If it’s legitimate to speak about what “must” or “should” be the subject of scholarly research and writing – a pretty large “if,” I admit — I suggest that we might better ask a different question. Should two accomplished and privileged scholars devote themselves to shutting down the work of others – indeed, of casting a preemptive verdict on future scholarly work? “We must stop cultural studies” is not, after all, the same as a reasoned critique. It may be that Warner and Siskin will be able to demonstrate what they are claiming: that “culture” means too much, and therefore means very little, and that the term should be abandoned. That might be an interesting argument, with interesting (though by no means already obvious) implications for scholarship. But to declare in advance of that demonstration that “we must stop doing cultural studies” is, at best, a mystifying move; some might call it imperialistic.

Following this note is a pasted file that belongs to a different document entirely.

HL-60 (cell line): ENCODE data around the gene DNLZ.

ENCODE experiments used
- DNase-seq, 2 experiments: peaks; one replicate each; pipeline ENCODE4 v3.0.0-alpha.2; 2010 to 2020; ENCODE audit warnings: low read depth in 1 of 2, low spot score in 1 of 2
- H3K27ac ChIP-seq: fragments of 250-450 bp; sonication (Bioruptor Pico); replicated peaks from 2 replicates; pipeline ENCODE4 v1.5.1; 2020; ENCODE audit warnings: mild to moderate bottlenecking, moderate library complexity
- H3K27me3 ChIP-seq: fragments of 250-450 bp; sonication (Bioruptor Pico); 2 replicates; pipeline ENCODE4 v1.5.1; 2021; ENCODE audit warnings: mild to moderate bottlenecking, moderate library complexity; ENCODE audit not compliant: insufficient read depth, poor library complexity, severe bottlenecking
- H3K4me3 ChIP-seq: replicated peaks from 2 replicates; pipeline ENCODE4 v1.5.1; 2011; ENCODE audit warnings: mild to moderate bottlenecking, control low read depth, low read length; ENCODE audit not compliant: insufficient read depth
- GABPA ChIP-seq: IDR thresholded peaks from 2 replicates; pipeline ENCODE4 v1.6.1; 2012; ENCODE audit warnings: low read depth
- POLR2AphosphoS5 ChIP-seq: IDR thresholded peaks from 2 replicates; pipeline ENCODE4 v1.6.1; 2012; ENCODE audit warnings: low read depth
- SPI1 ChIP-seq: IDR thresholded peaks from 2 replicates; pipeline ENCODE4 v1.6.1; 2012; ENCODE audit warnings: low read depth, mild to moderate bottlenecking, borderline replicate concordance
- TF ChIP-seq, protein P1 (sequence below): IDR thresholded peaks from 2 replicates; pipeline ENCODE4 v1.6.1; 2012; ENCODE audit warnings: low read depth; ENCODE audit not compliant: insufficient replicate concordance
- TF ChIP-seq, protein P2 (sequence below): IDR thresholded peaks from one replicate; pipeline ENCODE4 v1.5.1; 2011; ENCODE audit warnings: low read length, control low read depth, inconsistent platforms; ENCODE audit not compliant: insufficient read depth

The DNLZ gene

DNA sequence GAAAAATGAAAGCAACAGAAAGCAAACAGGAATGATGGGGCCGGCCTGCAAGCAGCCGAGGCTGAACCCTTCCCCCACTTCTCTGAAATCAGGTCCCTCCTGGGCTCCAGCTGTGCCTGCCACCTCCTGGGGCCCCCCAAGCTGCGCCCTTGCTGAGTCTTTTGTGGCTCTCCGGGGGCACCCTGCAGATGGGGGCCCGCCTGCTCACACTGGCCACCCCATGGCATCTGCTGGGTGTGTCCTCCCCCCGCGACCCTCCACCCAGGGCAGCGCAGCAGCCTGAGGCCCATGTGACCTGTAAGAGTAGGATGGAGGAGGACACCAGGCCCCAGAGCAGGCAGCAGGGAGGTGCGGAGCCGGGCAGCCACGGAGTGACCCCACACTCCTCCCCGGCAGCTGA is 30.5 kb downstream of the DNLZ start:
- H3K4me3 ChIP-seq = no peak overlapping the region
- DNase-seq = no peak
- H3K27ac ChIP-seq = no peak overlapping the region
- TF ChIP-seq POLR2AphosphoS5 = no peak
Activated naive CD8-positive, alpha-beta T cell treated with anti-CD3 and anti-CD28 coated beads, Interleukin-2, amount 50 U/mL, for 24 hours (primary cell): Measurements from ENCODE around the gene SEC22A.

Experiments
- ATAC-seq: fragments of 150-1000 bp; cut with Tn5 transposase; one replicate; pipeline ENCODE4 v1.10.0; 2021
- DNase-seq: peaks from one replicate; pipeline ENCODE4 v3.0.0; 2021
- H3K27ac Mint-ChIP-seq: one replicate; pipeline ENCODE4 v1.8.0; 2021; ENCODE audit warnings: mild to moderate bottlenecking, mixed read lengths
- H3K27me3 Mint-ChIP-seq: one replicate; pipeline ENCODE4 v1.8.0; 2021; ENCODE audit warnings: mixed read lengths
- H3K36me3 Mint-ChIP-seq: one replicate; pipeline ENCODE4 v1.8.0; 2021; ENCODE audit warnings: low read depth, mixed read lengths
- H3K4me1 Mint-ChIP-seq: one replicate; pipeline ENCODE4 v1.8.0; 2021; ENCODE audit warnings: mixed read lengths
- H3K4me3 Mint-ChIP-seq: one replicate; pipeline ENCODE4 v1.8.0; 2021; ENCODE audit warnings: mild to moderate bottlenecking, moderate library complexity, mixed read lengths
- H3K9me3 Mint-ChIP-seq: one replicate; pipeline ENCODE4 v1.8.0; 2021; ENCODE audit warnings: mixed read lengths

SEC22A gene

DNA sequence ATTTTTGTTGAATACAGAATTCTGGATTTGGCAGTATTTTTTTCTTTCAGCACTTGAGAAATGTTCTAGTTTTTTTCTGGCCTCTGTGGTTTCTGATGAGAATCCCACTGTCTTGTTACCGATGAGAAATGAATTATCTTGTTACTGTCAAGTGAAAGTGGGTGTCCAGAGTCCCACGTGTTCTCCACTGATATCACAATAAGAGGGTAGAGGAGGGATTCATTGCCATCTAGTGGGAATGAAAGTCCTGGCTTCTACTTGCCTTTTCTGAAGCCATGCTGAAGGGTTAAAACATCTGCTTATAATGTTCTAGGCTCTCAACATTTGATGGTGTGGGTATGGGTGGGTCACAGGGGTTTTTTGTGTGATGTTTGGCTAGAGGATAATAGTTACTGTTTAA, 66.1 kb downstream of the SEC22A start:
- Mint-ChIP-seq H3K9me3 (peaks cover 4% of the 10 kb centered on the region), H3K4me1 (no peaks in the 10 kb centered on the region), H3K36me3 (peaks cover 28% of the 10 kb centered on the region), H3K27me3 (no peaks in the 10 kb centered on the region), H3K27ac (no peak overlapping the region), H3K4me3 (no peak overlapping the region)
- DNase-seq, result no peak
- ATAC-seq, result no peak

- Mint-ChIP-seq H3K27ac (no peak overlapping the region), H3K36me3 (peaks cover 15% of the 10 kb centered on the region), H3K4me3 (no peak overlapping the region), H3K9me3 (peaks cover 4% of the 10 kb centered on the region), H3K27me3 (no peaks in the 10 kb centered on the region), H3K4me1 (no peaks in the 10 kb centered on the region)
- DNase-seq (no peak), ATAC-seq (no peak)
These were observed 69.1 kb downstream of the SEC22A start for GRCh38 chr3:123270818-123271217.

When asked about this implicit imperialism at the ASECS conference, Warner and Siskin defended “Stop cultural studies!” by minimizing it as a merely rhetorical utterance. The call is overstated deliberately, they explained, for effect; it’s a moment of conscious showmanship designed to get attention, and ought not to be taken too seriously per se. But convincing scholarly arguments rarely reduce to sound-bites, or are well supported by rhetorical effects unable to withstand analysis. We can “do things with words,” as Austin taught us long ago;[2] but we cannot pretend that a sentence constructed primarily for its effect is thereby emptied of meaning. Warner and Siskin should own up to the real demand behind what they themselves swiftly recharacterized as a mere attention-grabbing declaration built to be sidestepped, and to the approach both to their subject and to their listeners/readers that “stop cultural studies!” enacts.